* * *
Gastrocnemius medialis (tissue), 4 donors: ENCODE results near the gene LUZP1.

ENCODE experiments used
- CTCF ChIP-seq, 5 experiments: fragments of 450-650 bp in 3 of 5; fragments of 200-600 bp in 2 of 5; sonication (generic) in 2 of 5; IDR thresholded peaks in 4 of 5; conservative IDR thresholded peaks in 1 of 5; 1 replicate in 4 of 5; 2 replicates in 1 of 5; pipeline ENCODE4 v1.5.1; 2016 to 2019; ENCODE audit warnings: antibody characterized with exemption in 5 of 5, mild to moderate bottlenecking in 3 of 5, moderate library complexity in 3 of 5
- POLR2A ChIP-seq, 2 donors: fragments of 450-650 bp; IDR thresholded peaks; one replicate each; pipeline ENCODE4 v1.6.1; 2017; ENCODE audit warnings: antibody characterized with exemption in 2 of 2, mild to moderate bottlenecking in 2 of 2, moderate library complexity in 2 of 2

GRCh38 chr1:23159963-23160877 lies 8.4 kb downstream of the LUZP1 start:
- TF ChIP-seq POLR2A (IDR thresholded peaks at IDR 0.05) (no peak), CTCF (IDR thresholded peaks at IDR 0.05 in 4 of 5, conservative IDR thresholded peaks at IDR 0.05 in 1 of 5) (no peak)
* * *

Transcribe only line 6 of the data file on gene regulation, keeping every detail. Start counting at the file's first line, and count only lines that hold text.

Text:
- TF ChIP-seq POLR2A (IDR thresholded peaks at IDR 0.05) (no peak), CTCF (IDR thresholded peaks at IDR 0.05 in 4 of 5, conservative IDR thresholded peaks at IDR 0.05 in 1 of 5) (no peak)